Preface (Christian Forstner, Dieter Hoffmann, Mark Walker).- Biography of what? Biographies and the History of Physics (Christian Forstner).- Autobiography as history, curriculum vitae, or ars moriendi? (Thomas Söderqvist).- Bridging Personal and Professional: Margaret Maltby’s Life in Early Twentieth Century Physics (Joanna Behrman).- The Monastic Natural Philosopher – An Eighteenth Century Scientific Persona (Julia Bloemer).- Ludwig Prandtl -- Pioneer of Fluid Mechanics and Science Manager (Michael Eckert).- Rudolf Tomaschek: An exponent of the ‘Deutsche Physik’ movement (Vanessa Osganian).- Erwin Schrödinger in Spain (Enric Pérez).- Whose Biography Is It Anyway?: The Intersection of Biographies of Institutions, Leaders, and Instruments (Catherine Westfall).- Institutionalizing Einstein’s Theory During the Cold War: Toward a Biography of the International Society on General Relativity and Gravitation(Roberto Lalli).- Marxism-Leninism and Relativity: Science and Ideology in Hans-Jürgen Treder’s early academic career (Raphael Schlattmann).- A “Biography of the Max Planck Society:” The development of research clusters (Carsten Reinhardt).- Institutional biographies in time and frequency metrology: the case of the French Laboratoire National de Radioélectricité (Eckhard Wallis).- A biographical sketch of the last days of the ether (Jaume Navarro).- The Biography of a Concept – The “Birth” of Virtual Particles as a Case Study (Markus Ehberger).- The Biography of the German Atomic Bomb (Mark Walker).- The colour top and the distinction between additive and subtractive colour mixing (Valentina Roberti).- Scientific instruments turning into toys. From Franklin’s palm glass to dipping birds. (Takis Lazos).- The transformation of research experiments into teaching devices (Peter Heering).- Lost in the production of time and space: the transformation of the Airy Transit Circle from a working telescope to a museum object (Daniel Belteki).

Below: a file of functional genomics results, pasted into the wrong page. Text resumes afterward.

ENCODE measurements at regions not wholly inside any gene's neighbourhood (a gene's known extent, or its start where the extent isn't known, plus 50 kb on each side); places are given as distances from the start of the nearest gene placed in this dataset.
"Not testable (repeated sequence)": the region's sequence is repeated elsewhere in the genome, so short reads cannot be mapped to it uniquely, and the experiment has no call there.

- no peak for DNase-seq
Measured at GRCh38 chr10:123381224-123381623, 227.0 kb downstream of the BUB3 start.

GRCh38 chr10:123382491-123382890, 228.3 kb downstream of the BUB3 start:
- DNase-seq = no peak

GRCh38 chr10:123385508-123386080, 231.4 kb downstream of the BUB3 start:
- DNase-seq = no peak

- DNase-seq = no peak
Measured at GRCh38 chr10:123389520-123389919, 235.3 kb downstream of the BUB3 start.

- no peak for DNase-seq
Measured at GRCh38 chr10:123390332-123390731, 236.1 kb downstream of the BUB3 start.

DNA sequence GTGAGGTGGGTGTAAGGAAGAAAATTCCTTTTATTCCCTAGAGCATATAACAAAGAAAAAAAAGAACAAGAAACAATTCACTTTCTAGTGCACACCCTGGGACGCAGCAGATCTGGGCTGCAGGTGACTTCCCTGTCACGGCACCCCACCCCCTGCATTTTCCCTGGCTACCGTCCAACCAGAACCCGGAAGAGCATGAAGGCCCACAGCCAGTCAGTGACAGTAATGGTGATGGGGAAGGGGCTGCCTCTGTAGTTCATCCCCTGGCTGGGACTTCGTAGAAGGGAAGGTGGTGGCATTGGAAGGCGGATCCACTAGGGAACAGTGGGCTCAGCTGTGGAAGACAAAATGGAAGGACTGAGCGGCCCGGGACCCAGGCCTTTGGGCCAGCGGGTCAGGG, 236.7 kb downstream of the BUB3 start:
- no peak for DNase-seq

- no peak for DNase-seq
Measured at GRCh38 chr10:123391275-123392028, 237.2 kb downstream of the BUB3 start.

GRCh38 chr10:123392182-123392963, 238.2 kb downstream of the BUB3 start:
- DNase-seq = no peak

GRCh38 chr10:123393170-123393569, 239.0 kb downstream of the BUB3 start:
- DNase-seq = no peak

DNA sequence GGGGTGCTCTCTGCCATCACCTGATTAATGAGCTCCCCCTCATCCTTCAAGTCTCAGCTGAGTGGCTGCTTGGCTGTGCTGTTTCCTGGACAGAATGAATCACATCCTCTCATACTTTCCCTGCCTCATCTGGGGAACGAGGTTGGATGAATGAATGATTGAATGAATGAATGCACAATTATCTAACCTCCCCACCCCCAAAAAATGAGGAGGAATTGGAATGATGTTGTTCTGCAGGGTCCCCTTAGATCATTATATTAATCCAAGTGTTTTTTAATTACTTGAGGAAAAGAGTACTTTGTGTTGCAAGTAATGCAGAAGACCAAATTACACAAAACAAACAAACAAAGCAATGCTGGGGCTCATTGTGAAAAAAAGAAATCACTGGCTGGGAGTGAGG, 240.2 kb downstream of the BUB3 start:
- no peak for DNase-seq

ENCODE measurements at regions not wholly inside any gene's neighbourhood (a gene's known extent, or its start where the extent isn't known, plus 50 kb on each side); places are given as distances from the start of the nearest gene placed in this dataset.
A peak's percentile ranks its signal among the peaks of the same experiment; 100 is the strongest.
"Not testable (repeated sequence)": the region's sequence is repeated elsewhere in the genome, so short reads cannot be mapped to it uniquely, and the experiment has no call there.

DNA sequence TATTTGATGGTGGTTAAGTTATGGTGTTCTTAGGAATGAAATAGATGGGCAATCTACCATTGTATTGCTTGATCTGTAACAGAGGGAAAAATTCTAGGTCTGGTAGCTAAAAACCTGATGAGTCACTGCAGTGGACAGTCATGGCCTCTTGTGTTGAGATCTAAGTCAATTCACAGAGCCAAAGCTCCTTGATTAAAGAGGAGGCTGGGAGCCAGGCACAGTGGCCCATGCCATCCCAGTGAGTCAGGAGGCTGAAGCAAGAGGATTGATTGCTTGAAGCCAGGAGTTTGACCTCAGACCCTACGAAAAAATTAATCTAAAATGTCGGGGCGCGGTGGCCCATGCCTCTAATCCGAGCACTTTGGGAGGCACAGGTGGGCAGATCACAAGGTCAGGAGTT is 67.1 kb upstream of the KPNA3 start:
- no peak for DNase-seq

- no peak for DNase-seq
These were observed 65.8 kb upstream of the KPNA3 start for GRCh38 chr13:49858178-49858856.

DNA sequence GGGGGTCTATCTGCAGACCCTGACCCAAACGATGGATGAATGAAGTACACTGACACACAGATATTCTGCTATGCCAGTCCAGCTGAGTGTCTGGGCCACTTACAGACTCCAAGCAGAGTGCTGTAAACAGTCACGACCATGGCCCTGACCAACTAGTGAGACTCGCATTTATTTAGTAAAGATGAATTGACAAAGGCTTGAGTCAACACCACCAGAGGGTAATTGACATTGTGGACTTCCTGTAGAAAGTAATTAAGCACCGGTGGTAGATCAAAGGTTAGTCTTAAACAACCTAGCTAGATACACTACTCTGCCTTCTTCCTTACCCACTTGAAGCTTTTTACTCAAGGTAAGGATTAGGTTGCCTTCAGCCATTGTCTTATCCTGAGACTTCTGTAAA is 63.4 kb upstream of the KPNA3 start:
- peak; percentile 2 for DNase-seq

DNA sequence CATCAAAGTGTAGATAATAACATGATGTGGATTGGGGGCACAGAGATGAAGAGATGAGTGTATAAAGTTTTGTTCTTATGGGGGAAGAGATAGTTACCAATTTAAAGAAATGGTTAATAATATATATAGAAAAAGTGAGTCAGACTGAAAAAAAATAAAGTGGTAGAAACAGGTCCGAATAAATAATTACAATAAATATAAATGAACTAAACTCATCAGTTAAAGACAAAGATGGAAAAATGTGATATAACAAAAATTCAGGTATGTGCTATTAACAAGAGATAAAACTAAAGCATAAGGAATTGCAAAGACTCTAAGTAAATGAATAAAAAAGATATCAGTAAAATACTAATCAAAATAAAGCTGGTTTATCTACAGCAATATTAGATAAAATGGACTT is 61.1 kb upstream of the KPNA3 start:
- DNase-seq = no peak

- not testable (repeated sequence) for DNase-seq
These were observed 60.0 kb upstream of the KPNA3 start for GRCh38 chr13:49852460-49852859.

Christian Forstner is a Heisenberg-Fellow at the
Friedrich Schiller University in Jena, Germany. Graduated in
physics, he started a career in the history of science. His
research focuses on the history of quantum mechanics and nuclear
physics, science and society, and the material culture of physics.
He was vice-president of the international Commission for the
History of Modern Physics and serves as chairman of the Division
for the History of Physics of the German Physical Society.
Mark Walker is the John Bigelow Professor of History at
Union College in Schenectady, NY,
USA, where he teaches modern European history and
the history of science and technology. His research focuses on the
history of science, medicine, technology, and National Socialism
from the First World War to the postwar Cold War era, including